Darjeeling, the Queen of hills is most likely to have its origin from the two Tibetan words “Dorje” and “Ling” literally meaning the Land of Thunderbolt. This adorable hill station is well-known for its distinctive culture and tradition from rest of the other district towns of the state. Perhaps, it may be due to the ancestral culture of the British colonial era that has left a deep impact on its inhabitants.
Though Gorkhas form the majority of the inhabitants, the wonderful little hill town of Darjeeling is also inhabited by a number of other aboriginal tribal groups who have set their own set of culture. They are Tamangs, Sherpas, Bhutias, Lepchas, Gurungs, Limbu, and Rai. Apart from that, Anglo-Indians, Biharis, Bengalis, Marwaris, and Tibetans are also a few other communities who have made the town their home.
Darjeeling is a popular destination for many enthusiast travelers. You will see in Darjeeling a number of historical sightseeing places which include temples, monasteries, churches, etc. Hinduism, Buddhism, and Christianity are the three major religions followed at Darjeeling. Because most of the residents there are the Gorkhas, Hinduism ranks first, then comes Buddhism and Christianity at the end.
Nepali is the official language spoken in Darjeeling and in its sub-division areas like Mirik and Kurseong. Though Hindi and Bengali are predominant in the plains of Siliguri, still, this major dialect is also spoken in large areas for about more 80% of the hill population. Other ethnic dialects are Lepcha, Tamang, Dzongkha, Rai, Limbu, Sherpas, etc. Moreover, English is also a language preferred by most of its citizens.
The food culture of this hilly region is highly influenced by the Tibetan origin. A famous Tibetan delicacy that is cooked all over Darjeeling and which can be found at every restaurant and street stalls of the area is “Momo”. These are the steamed dumplings prepared from the minced meat or vegetable into flour dough. Another famous food item is called the “Thukpa” which is again of the Tibetan origin. Other than this, some popular cuisines that add to the town`s rich food culture are Alu dum, Shaphaaley, sel rotis, gundruk, churppi, sinki etc.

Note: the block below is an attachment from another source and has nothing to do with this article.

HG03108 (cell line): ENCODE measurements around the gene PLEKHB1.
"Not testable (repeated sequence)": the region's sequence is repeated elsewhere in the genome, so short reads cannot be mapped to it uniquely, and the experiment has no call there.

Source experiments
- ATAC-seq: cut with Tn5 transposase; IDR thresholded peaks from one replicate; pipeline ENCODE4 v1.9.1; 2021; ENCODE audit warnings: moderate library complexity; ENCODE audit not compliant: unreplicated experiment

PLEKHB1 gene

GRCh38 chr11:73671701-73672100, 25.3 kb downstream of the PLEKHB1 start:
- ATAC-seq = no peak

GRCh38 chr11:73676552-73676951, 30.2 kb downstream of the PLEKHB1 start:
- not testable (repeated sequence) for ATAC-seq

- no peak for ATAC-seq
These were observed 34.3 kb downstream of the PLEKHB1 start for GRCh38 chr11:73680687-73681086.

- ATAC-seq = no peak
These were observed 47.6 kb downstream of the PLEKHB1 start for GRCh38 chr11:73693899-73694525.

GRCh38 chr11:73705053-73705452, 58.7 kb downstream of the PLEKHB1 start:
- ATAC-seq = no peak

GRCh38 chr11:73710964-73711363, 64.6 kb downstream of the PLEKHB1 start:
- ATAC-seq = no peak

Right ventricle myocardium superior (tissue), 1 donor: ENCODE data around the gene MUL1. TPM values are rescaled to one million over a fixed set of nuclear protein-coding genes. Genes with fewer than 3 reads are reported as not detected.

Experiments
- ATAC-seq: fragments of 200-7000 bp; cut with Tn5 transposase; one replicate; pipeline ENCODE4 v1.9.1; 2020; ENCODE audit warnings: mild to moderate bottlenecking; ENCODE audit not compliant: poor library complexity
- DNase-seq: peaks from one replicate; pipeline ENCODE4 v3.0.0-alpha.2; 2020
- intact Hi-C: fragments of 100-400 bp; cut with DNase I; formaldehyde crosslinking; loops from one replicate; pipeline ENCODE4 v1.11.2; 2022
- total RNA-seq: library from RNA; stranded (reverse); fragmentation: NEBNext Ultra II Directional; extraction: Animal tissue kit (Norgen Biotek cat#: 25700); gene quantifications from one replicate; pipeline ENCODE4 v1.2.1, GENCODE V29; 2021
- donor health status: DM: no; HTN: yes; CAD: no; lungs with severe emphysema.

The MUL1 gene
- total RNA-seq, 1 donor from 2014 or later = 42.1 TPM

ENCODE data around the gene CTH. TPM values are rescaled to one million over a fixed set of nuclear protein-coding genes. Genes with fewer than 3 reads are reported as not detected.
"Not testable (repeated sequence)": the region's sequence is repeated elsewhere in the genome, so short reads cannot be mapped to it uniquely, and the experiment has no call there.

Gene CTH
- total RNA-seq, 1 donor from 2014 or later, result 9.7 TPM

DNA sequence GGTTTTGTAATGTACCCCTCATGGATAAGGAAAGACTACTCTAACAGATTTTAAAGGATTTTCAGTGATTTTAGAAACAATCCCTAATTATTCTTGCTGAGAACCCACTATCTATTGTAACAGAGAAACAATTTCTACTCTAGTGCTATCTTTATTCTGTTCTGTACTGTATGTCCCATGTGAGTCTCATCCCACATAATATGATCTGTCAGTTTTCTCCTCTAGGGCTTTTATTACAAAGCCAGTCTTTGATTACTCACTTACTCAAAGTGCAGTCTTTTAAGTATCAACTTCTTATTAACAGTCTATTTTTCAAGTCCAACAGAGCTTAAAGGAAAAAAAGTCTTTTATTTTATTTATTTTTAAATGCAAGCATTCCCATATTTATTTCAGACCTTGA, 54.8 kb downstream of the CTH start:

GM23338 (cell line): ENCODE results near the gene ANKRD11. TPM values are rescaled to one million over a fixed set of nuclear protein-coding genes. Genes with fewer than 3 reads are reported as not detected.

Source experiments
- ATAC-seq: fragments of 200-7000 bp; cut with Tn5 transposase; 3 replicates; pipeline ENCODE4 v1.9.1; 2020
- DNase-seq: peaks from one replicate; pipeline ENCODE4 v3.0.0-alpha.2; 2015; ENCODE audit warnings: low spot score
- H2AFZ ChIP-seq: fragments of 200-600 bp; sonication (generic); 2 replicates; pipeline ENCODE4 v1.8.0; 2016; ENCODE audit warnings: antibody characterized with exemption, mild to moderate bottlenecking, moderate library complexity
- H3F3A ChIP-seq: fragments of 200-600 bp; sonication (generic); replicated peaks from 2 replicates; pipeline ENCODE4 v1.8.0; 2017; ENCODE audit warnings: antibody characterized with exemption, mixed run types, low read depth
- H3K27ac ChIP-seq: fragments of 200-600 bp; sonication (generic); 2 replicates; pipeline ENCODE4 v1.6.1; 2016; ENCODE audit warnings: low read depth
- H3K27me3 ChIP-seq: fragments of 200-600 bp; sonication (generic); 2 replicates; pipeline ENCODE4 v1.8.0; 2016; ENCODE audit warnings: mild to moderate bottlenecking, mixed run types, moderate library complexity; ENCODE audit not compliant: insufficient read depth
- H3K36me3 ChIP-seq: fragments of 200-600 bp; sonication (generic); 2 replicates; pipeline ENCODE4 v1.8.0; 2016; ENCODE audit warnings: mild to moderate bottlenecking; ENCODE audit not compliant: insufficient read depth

Music And Dancing in Darjeeling
Darjeeling is renowned for its famous Carnival event which is held during the winter season. This adorable little hill town is acclaimed as a centre for music lovers. Music is, in fact, a common recreation activity for the people of Darjeeling. The people here respect their traditions and feel pride in well-preserving the years old customs.
Coming to dance, the Nepalese communities have made Darjeeling their habitation with its varied culture of folk songs and dances. Maruni Dance, the oldest Nepali folk dance form is performed in the honour of Lord Ram returning to Ayodhya. Some other dance forms that are associated with the ethnic group of people are Jhankri Naach, Tamang Selo, Khukuri Naach, Yatra Naach, Sangini Naach and much more.
Art in Darjeeling
Alike food, art culture in Darjeeling is also greatly influenced by the Tibetan as well as Nepali traditions. It not only reflects their culture and traditions but also their respective religious faiths. Ornaments, paintings, khukuris, hand-made bags, jewellerys, traditional masks and many such more are highly appreciated by visitors coming to the hill station.
Traditional Clothing Of The Inhabitants Of Darjeeling
Varied ethnic groups of people in Darjeeling follow their respective traditional way of clothing. Nepalis being the major inhabitants, men dress in Daura Suruwal, Bhoto along with Dhaka Topi while women dress themselves in Dhaka Saree and Gunyu Choli. Lepcha group of communities thus follow a different clothing tradition; for men is Dumpra and for women is the ankle-length Dumdem. Tibetan women wear Bakhu over a long sleeve blouse, they also wrap a striped colored apron around their waist to indicate that they are married.
On a trip to this alluring hill station, you shall discover a simple yet unique way of life in Darjeeling.